Never mind…no worries. Church leadership will refuse to investigate any evidence when they “know” you are a good man. Say whatever you feel like to whomever. And don’t let facts or truth slow you down. Ugh.

    When there is a statute of limitations on impact of the abuse, I will be more keen on letting the perps off the hook.

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  79. Headless Unicorn Guy,

    Laws in CO and NE do not require penetration. Lips to the genitals without consent qualifies as do other things. Maybe other states are different…I do not remember ever hearing the word consent about sexual contact until #metoo. That is beyond pathetic. Bless your foot fetish “pure” little heart, Bill Gothard! I was “blessed” to spend a week at Family Camp with Doug Phillips and Dr. Bilezikian was my advisor at Wheaton. I have known some unstellar dudes without realizing it at the time.

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  80. Bryan: I grew up in the AG, was a pastor there, and I still move in that circle. Suffice it to say I know it inside and out.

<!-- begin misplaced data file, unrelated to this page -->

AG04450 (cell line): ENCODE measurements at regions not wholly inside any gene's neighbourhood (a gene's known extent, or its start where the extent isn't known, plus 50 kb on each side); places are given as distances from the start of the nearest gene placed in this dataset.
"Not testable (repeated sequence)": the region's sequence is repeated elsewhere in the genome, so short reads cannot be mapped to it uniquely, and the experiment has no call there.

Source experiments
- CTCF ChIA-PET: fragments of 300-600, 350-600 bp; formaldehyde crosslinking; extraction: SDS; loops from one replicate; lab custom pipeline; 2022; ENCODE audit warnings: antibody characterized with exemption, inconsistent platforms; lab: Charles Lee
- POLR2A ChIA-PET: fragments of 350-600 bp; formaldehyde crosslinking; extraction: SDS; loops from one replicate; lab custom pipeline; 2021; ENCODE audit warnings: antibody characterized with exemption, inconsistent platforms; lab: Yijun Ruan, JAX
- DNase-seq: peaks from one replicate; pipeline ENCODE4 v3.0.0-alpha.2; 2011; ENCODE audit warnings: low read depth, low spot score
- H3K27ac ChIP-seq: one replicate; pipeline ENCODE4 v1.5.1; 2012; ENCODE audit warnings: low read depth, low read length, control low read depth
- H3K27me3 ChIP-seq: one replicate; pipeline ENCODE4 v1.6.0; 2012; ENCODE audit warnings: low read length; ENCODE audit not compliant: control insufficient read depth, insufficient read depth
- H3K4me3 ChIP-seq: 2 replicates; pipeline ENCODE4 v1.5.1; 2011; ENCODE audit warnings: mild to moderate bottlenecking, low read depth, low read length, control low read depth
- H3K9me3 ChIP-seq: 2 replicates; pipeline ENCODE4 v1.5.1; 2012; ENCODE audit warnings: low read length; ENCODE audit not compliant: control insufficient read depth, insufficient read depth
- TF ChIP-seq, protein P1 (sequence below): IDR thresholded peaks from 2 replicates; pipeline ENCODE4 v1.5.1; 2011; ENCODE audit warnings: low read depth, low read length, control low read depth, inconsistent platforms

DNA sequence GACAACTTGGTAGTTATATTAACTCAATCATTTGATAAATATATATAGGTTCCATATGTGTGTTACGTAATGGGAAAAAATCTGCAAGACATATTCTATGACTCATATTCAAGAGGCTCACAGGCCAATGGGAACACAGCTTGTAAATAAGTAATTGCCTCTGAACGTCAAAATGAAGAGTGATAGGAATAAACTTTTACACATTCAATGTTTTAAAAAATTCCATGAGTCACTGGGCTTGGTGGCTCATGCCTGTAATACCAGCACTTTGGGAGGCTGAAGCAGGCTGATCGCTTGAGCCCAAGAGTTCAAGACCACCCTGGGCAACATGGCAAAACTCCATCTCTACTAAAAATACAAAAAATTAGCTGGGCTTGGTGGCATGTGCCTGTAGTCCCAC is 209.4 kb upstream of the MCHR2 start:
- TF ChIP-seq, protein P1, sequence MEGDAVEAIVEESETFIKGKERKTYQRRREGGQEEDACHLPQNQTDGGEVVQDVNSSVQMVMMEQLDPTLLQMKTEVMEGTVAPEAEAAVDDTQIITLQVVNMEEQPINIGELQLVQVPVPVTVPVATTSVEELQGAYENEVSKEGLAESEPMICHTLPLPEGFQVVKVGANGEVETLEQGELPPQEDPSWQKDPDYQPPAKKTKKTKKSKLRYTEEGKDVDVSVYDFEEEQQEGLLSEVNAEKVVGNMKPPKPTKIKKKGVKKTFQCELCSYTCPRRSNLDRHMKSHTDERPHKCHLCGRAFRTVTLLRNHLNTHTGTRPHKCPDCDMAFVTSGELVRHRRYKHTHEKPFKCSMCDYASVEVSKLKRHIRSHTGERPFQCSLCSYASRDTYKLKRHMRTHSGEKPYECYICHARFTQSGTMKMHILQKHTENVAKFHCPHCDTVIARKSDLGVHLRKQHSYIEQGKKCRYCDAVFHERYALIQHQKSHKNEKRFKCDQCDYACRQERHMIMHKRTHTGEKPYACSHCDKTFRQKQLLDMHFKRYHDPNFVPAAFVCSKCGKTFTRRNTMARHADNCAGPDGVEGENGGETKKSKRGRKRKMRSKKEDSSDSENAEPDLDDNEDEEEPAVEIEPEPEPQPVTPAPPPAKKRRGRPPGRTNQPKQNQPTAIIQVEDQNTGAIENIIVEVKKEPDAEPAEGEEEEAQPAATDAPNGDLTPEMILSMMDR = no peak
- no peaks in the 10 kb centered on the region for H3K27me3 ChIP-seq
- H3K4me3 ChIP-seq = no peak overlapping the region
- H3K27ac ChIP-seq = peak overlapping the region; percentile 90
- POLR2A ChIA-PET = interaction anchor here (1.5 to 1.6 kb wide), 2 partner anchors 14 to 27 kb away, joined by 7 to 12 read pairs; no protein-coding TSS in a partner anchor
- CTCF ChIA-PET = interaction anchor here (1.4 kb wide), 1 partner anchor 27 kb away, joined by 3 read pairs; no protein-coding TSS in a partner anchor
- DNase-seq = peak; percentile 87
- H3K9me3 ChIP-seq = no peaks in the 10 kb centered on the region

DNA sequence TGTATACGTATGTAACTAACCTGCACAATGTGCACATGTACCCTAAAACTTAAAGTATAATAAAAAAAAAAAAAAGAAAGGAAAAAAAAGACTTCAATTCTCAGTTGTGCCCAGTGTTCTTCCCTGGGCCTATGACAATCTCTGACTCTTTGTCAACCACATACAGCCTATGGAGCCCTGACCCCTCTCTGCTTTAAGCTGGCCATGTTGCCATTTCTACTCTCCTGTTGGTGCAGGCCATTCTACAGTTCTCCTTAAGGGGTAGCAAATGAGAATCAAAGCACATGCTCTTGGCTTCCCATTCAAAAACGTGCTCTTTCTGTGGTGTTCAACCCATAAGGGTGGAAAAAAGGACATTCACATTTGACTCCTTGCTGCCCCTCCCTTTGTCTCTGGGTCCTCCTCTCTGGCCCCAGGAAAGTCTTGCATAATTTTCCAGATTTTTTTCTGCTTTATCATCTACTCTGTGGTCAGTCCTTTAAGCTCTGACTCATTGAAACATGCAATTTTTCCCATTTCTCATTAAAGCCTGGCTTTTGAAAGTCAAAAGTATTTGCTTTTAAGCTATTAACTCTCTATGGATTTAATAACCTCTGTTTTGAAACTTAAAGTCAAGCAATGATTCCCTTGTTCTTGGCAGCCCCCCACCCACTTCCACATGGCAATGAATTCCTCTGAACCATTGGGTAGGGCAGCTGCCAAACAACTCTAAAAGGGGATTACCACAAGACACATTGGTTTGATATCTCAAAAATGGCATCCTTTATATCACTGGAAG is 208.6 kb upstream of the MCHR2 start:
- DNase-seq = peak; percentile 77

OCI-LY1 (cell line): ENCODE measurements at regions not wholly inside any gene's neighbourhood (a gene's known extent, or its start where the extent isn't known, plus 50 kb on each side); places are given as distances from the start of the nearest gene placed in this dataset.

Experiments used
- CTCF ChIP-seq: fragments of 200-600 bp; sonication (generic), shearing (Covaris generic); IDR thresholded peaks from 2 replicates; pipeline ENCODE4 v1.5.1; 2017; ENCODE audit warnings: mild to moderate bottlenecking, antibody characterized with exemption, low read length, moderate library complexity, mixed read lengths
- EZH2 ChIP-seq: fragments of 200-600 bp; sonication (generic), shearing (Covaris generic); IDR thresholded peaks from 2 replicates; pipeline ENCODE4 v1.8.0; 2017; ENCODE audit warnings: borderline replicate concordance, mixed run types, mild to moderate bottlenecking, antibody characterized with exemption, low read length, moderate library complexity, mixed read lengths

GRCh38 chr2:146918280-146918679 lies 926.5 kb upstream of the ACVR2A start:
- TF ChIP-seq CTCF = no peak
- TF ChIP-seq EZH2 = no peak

A few thoughts in no particular order:
    1) I depart from my denomination in their stance on restoration. If a pastor engages in moral failure, we can work to restore that person and their victims but that person should never again be in active pastoral ministry.
    2) In most large churches, pastoral ministry is dead. It’s charisma-led. You will never get a pastoral visit in the hospital or elsewhere from them.
    3) HOWEVER, if you reject my stance in #1 and believe in full restoration then it seems to me that the AG does it right. Their 2 year program of counselling and restoration is pretty thorough. Certainly better than anything else I’ve seen in other denominations. I’m not sure that outstanding litigation should always be a barrier.
    I believe in restoration for all parties involved….but that shouldn’t include elevation back to pastoral ministry. But if you’re going to do it, the AG does it right.

    I don’t see how someone in this situation could be made above reproach/blameless as per Titus 1 and 1 Timothy 3, which may well make moot the rigor of the AG or any other process.

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  81. linda: Perseverance of the saints does NOT mean once saved you can live anyway you want. It means that if you return to a livestyle of sin (fail to persevere) you were never saved. Preservation of the saints (osas) usually means the same.